Question: Dr Kotlar, “I’m not sure when a re-examination should be performed. I’ve heard that re-exams should be done every 30 days. On some patients, I do not do re-exams at all. Some health plans deny my re-exams because they only pay for one exam per year and Medicare doesn’t pay for re-exams. I’m confused, can you help?”
Answer: To begin with, you must perform re-exams whether you get paid or not. Your state scope of practice requires periodic re-exams as part of standard of care. Some state practice acts require re-evaluation at defined intervals.
A re-examination is the process of performing selected tests and measures after the initial examination to evaluate progress and to modify or redirect interventions. Indications for a re-examination are new clinical findings or failure to respond to interventions. You should use the information gathered during a re-examination to determine if the current course of care is appropriate or if modifications are necessary. Therefore, a re-evaluation is the process of retaining or modifying the plan of care.
The difference between an initial examination and re-examination is the initial exam establishes the original plan of care and re-exams are used to modify the plan of care, as indicated. An “assessment” is different than an evaluation or re-evaluation. An assessment is the measurement or quantification of a variable or the placement of a value on something. An assessment may be a component of examinations and re-examinations, but should not be confused with these processes. An assessment may occur during each visit and is part of the overall service provided during a visit. Assessments are not reported separate from an evaluation or re-evaluation service unless the assessment is a separately identified service.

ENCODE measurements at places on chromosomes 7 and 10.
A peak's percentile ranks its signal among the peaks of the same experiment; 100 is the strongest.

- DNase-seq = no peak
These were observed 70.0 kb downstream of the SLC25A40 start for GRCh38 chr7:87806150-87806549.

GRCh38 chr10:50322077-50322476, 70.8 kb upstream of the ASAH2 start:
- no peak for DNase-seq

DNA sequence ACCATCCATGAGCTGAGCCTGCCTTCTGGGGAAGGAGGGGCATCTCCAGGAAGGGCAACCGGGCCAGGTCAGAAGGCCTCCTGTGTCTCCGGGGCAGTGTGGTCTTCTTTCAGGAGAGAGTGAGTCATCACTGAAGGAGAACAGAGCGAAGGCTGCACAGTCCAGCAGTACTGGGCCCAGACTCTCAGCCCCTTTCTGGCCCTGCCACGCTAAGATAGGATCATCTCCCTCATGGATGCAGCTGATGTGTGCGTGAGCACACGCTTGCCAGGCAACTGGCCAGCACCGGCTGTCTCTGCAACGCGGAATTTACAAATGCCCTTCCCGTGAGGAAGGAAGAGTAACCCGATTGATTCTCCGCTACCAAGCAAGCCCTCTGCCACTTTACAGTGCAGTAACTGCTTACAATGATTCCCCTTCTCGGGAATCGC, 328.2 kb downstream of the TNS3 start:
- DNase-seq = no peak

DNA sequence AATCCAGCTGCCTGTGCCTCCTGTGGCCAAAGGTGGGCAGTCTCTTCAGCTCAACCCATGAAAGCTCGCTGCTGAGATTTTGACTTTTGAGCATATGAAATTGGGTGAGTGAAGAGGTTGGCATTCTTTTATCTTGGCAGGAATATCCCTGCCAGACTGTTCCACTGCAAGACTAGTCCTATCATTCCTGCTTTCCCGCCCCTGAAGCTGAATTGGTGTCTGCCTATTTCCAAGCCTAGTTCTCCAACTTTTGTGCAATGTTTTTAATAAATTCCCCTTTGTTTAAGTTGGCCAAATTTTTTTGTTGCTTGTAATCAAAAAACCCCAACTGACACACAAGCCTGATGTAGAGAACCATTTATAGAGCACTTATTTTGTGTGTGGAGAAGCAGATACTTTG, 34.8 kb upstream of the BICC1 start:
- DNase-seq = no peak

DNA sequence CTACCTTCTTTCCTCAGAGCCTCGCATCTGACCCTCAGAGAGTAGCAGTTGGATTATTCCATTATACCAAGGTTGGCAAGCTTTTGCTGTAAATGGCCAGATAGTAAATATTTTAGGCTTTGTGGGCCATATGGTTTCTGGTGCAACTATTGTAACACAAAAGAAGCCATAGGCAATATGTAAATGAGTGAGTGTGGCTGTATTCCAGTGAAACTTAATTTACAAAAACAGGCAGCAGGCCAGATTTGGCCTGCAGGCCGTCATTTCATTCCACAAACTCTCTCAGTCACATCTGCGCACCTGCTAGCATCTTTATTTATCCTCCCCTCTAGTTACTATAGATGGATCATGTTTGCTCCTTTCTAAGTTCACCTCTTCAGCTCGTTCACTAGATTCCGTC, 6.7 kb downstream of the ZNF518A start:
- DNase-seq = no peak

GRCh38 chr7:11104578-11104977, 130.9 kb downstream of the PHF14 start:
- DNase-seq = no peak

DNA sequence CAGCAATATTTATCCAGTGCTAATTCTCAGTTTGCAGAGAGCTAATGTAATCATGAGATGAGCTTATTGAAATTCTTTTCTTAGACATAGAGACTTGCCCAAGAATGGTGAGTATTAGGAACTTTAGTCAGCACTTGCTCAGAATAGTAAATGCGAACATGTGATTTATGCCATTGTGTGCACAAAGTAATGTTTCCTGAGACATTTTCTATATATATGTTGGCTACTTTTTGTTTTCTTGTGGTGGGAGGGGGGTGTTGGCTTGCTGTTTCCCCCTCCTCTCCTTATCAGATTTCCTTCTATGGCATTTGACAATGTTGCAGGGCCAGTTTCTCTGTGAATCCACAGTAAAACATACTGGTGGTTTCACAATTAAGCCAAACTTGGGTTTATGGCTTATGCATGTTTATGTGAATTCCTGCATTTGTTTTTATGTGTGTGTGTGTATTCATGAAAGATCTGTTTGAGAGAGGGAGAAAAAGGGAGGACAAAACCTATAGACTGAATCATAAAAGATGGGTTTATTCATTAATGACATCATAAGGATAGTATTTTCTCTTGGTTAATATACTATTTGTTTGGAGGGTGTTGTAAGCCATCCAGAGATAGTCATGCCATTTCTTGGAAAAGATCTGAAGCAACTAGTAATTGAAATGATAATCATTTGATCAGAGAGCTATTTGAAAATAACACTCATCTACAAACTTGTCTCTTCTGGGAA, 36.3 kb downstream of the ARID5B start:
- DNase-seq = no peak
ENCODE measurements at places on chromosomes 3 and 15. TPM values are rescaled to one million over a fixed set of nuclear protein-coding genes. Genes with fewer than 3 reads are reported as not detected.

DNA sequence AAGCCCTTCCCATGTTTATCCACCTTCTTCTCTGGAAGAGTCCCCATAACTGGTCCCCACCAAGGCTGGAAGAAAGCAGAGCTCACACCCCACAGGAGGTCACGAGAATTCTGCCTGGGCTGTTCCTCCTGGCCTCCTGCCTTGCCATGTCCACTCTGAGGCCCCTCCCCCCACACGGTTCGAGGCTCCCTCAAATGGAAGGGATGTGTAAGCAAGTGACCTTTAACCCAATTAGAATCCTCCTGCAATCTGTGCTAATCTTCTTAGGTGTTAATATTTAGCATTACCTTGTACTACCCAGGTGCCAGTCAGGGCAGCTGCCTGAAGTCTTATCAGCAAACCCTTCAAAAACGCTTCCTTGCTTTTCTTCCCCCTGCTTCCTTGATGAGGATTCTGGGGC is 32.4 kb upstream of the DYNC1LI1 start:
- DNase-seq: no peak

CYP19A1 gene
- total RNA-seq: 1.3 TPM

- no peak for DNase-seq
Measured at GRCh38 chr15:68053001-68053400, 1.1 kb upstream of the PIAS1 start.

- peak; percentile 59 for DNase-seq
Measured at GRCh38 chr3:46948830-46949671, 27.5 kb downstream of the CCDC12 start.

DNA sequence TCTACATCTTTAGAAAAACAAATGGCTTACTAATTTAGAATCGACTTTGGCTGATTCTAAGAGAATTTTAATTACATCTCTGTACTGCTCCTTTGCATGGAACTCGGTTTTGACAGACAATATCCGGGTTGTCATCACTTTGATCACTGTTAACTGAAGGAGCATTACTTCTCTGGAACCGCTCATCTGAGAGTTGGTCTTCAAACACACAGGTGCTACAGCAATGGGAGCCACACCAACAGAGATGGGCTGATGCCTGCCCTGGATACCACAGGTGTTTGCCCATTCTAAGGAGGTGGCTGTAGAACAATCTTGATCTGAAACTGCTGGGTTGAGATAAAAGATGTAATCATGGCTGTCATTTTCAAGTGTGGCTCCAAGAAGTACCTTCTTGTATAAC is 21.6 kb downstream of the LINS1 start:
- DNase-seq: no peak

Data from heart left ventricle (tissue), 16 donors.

Examinations are required prior to the initial treatment for all patients. This process helps you determine the most appropriate procedures to achieve treatment goals and desired outcomes. New patient exam codes are 99201 – 99205 and should be billed when the patient is evaluated for a new condition that results in a new plan of care. Re-examinations are appropriate to help refocus care and determine if the current plan of care is appropriate or needs modification and billed with codes 99211 – 99215.
Re-examinations should be performed in the following situations:
- When the patient’s condition or capacity to function substantively improves such that an update to the diagnosis and plan of care is necessary. Therefore, revise treatment plan.
- When the patient’s condition or capacity to function substantively worsens (e.g., exacerbation) such that update to the diagnosis and plan of care is necessary. Therefore, revise the treatment plan and explain in detail why you think the patient is not improving.
- When the patient’s condition or capacity to function remains substantially unchanged for too long a period of time. This re-evaluation should focus on why the condition is not improving, what will be done to obtain improvement, or if not possible, the patient should be referred to a healthcare provider for another opinion, dismissed from treatment or transferred to a preventive/maintenance plan of care at the patient’s expense.
- The emergence of a new condition during treatment. Again, this requires a new plan of care that addresses both the current and new condition.
- And sometimes at discharge (document the goals achieved, goals not achieved, instructions given, etc.).
The re-examination documentation should include the patient’s current status, updated examination findings, a discussion of progress or lack of, the updated plan of care, treatment goals, updated diagnosis, future services rendered with clinical rationale and discharge to wellness planning.
Marty Kotlar, DC, CPCO, CBCS is the President of Target Coding. Dr. Kotlar is Certified in CPT Coding, Certified in Healthcare Compliance, and has been helping chiropractors nationwide with billing, compliance, coding and documentation for over 10 years. Target Coding can be reached at 1-800-270-7044, website – www.TargetCoding.com, email – email@example.com.